I know the idea of being “less-informed” is frightening to some people. They say, “What will happen if I don’t know what’s going on in the world?” I’ve heard this comment repeatedly. My response comes from decades of experience: “You will come to know what you need to know—when you need to know it.” You might have difficulty believing this. That’s why I recommend gradually reducing negative input. Put it to the test yourself. You’ll discover that the benefit of peace of mind far outweighs the costs.
If you want to experience peace and happiness in your life, you’ll need to pay the price. But what are you giving up? Only the things that cause you distress.
Step Two: Spend Some Quiet Time Alone
Most people don’t realize how powerful personal quiet moments can be. Spend some time by yourself. Make solitude—even if just for a few minutes—a regular part of your daily routine. Read or cook or work on a simple, mindless task. Turn off your smartphone for an hour or two. Observe how your mind slows down when you give it permission to not think.
Naturally, being a yogi, I’m going to recommend meditation. Nothing has served my own peace of mind as much as my meditation practice. I give it credit for my sanity over the years. If I miss a day of meditation, I notice a growing discontent in my thoughts. Peacefulness, once attained, must be preserved by regular attention. It’s much like a plant that needs protection and nurturing until it’s strong enough to stand on its own.
Peace Begins With You
Perhaps world peace is possible in a future age and after humanity has learned a few more lessons. But you can make your world peaceful, starting right now. Don’t procrastinate on this; the clock is ticking. Every minute that you spend being anxious, worried, or angry is gone forever. Those moments could have been spent in joy.
Remember that inner peace leads to happiness, and happiness is contagious. You can’t solve the problems of the world, but you can solve the problems of your world. That’s where you can make a difference. As you experience more peace within, and your joy increases, you make the world a bit more peaceful.
Chityānanda has been a disciple of Svāmī Gurupremānanda Sarasvatī since 1975. She teaches meditation and yoga as a spiritual path in Santa Cruz, California.
My dearest Swāmi, This is really just a marvelous post! I was able to see your point about not accumulating more mental stress via media, movies and negative small talk immediately. It really made sense. Your writing is insightful, clear and to the point. Thank you!
Thank you for your nice comment, Betsy. I’m happy to know that the point was made. Media is creating such stress in our society these days. And it doesn’t seem to occur to people that they have the option of turning it off and choosing peace for themselves. I understand. The generation before me lived through World Wars and depended on new reports — their sons were involved. We used to have news reporters and networks that prided themselves on providing facts. Now it’s mostly speculation. So I choose to speculate peace and take the actions that support my chosen notion. Namaste.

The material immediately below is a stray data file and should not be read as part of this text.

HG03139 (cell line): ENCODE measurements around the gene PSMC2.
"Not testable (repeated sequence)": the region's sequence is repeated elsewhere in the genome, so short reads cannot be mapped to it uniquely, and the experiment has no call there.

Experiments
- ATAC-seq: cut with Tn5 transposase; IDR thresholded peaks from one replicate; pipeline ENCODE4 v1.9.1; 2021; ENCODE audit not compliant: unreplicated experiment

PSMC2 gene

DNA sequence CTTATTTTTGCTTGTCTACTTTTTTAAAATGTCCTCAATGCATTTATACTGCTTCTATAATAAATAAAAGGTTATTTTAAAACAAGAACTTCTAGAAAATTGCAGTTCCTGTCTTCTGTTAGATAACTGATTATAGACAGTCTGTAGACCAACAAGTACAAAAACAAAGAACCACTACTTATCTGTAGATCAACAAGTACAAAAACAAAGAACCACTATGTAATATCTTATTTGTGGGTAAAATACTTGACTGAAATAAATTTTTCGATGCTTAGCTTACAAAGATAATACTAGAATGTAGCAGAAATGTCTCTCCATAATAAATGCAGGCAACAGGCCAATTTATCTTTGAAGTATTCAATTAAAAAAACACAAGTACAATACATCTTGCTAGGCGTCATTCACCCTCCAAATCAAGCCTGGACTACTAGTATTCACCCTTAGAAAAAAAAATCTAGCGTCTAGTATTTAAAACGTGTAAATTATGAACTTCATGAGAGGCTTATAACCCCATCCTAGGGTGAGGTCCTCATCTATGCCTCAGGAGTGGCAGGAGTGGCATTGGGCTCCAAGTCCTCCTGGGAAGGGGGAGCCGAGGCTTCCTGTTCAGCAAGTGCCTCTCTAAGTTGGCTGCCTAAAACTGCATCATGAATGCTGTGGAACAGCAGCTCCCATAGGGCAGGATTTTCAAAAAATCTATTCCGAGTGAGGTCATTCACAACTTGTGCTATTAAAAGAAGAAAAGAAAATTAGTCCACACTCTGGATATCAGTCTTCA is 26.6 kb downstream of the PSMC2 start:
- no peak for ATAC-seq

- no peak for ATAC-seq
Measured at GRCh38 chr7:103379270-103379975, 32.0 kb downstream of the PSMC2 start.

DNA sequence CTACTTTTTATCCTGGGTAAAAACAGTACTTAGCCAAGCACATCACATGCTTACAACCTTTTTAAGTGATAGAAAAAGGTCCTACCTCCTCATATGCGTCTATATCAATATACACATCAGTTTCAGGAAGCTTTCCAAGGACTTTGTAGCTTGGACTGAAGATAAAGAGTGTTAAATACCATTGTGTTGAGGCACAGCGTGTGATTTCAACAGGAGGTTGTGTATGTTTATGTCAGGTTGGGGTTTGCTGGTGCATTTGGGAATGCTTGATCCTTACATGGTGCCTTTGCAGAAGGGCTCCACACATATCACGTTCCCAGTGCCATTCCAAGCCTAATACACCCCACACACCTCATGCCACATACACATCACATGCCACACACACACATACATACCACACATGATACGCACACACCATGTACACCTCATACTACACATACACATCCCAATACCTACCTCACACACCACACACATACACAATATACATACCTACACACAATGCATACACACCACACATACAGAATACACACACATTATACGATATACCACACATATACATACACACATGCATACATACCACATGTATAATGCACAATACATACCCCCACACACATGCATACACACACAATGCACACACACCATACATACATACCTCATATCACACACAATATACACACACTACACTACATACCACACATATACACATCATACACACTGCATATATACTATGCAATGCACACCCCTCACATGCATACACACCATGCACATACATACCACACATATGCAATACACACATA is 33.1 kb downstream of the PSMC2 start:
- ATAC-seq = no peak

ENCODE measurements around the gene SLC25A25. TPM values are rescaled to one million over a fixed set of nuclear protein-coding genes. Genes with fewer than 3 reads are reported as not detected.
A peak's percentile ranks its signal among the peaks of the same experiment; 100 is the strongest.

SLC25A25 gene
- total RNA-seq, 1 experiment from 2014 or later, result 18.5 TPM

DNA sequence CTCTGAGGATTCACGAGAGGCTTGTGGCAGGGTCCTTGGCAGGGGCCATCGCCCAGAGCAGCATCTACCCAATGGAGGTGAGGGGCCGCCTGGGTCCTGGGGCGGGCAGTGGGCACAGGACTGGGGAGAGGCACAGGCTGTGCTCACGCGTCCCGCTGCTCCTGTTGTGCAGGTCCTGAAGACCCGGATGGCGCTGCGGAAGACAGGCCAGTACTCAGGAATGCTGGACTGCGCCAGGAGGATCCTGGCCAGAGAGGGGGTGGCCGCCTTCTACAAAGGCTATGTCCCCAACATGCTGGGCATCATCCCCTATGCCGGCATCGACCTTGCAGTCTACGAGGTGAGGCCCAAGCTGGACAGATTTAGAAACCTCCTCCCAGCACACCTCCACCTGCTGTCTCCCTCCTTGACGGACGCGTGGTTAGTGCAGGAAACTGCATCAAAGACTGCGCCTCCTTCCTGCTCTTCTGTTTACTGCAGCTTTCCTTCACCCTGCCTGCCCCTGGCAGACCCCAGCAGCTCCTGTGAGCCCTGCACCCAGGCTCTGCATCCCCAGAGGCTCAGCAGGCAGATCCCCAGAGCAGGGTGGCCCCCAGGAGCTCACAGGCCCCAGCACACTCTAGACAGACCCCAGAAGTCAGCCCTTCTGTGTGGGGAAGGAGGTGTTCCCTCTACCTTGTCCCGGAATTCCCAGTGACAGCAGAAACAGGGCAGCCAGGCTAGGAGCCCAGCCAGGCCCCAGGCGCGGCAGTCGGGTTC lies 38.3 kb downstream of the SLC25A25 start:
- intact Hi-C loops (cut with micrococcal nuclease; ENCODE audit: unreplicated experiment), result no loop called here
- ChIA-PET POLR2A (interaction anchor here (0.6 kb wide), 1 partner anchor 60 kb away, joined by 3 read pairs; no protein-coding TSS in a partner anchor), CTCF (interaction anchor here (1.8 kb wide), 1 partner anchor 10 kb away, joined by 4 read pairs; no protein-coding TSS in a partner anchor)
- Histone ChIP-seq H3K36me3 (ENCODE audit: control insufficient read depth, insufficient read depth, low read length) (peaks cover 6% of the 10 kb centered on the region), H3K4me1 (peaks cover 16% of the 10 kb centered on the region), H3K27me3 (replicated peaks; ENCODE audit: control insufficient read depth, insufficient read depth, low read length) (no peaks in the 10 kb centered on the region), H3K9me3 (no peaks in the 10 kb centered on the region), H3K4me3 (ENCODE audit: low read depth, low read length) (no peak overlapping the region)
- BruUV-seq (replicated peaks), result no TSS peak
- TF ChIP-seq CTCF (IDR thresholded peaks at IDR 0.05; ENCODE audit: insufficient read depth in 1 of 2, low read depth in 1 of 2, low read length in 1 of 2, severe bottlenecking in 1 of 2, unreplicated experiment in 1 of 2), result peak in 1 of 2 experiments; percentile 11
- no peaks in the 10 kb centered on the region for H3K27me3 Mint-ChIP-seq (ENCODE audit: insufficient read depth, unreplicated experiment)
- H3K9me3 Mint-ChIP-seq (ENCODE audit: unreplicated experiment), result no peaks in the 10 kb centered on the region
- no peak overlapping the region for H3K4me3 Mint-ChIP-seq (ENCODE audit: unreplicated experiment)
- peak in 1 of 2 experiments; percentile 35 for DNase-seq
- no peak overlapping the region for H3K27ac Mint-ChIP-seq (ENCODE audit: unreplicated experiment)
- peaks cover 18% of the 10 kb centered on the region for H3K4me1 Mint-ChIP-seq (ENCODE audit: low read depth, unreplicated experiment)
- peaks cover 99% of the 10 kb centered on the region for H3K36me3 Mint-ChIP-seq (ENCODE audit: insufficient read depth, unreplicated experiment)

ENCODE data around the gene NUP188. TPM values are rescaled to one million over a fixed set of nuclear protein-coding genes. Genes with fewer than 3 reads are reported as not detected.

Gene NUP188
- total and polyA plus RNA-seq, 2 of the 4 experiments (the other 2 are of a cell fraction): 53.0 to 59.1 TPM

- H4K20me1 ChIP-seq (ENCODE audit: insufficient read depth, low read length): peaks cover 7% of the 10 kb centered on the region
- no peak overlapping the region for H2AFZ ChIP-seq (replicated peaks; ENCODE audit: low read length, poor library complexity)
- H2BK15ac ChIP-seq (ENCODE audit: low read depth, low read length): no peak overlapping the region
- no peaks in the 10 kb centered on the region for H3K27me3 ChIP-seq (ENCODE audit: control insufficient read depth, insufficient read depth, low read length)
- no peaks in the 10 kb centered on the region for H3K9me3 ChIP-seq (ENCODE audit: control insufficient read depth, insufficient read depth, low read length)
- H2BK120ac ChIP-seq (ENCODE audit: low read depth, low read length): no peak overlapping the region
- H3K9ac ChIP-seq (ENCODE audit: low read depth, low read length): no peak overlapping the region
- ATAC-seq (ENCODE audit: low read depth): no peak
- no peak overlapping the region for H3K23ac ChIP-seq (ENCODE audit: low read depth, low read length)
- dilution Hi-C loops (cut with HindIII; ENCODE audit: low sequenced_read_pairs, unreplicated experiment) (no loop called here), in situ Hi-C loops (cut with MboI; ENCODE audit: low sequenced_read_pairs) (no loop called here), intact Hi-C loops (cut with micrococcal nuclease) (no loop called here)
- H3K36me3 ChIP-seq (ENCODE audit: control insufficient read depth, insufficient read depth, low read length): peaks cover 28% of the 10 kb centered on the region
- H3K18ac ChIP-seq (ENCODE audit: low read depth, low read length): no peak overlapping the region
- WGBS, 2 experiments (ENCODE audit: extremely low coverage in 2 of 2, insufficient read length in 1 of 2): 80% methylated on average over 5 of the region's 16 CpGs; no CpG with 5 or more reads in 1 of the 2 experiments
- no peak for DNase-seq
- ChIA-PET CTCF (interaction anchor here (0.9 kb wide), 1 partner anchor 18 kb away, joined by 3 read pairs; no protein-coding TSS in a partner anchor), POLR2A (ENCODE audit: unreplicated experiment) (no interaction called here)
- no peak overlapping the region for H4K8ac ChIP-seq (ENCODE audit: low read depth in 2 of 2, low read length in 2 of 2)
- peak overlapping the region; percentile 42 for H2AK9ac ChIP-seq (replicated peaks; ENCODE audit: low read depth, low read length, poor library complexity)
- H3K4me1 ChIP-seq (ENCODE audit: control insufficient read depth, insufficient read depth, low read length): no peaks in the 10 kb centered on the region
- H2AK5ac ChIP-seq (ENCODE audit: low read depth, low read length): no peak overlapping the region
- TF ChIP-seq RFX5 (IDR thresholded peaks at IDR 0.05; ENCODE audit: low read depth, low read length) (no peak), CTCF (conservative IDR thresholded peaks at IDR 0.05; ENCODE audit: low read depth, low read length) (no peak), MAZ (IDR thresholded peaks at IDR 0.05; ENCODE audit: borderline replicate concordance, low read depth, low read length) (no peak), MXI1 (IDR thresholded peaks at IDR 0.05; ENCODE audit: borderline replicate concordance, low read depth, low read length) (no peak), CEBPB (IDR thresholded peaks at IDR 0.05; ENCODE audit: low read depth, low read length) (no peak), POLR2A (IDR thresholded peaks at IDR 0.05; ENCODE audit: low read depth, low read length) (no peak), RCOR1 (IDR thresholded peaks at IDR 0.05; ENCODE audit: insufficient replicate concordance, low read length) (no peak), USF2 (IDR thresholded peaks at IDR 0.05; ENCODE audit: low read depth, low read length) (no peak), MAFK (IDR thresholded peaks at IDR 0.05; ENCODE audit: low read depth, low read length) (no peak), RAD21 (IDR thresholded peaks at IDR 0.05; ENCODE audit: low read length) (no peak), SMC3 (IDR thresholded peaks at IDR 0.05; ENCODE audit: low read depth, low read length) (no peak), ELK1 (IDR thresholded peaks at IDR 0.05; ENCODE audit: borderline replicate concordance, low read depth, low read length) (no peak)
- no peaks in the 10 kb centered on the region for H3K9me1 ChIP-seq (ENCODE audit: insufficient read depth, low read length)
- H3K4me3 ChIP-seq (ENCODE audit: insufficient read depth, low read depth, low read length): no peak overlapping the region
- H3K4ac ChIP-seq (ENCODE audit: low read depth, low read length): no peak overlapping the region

Good article on the importance of inner peace. It seems to me that the rightful starting point for inner peace is peace with God. Jesus said, “Peace I leave with you; My [perfect] peace I give to you; not as the world gives do I give to you. Do not let your heart be troubled, nor let it be afraid. [Let My perfect peace calm you in every circumstance and give you courage and strength for every challenge.]”
We are no longer at war with God through faith in Jesus. He is our peace.
Now it is our job to allow that peace to empire in our hearts. Part of experiencing that peace is to develop an attitude of gratitude/thankfulness. “And let the peace of God rule in your hearts, to which also you were called in one body; and be thankful.”
Thank you once again, Richard, for the relevant quotes from Jesus. Namaste.
Another wonderful post, dear Svami C,
“If you want to experience peace and happiness in your life, you’ll need to pay the price. But what are you giving up? Only the things that cause you distress.” Love this, and it takes maturity to recognize that the things that cause you distress, are not going to go away on their own. Only by consistent refusal to involve with them.
Thank you for this inspiration, and the reminder of where to place my attention for the best use of my life.
Thank you, Elizabeth. I appreciate the feedback, and I’m always happy to know when something rings true to a reader. Namaste.
A most encouraging post! I am especially glad for the clarity around “seeking inner peace is not selfish.” We need to hear and practice that continually as outer problems all around us impinge on our attention.
Thank you, Richard. I know, it seems selfish if we put our own needs first. But, when done wisely, we’re in much better shape to positively affect those around us. Namaste.
Blessed are the peacemakers: for they shall be called the children of God.
It seems to me that negativity (news, bad company etc) is like a vast open expanse of raging water surrounding me. Finding peace each time I meditate is like jumping from stepping stone to stepping stone. I feel that, with practice and guidance, those stones of peace will eventually become a continuous path upon which I shall forever walk.
Thank you for the lovely analogy and image, James. You’re a poet! Namaste.
Good Morning,Peace and joy. I could not of imagined a nicer article being written by anyone other than my Guru.
I will enjoy spending time digesting it over the week. I’m enjoying your constant improvement amidst your constant responsibilities. Your personal challenges reflect Guru’s grace just as nicely as your company. Guru’s love, Tony
Thank you, Tony. I appreciate your kind compliment and encouragement. Namaste.
A fascinating and informative post Svāmi. Thank you.
I like the idea of inner peace as armor against the external turbulence of the world.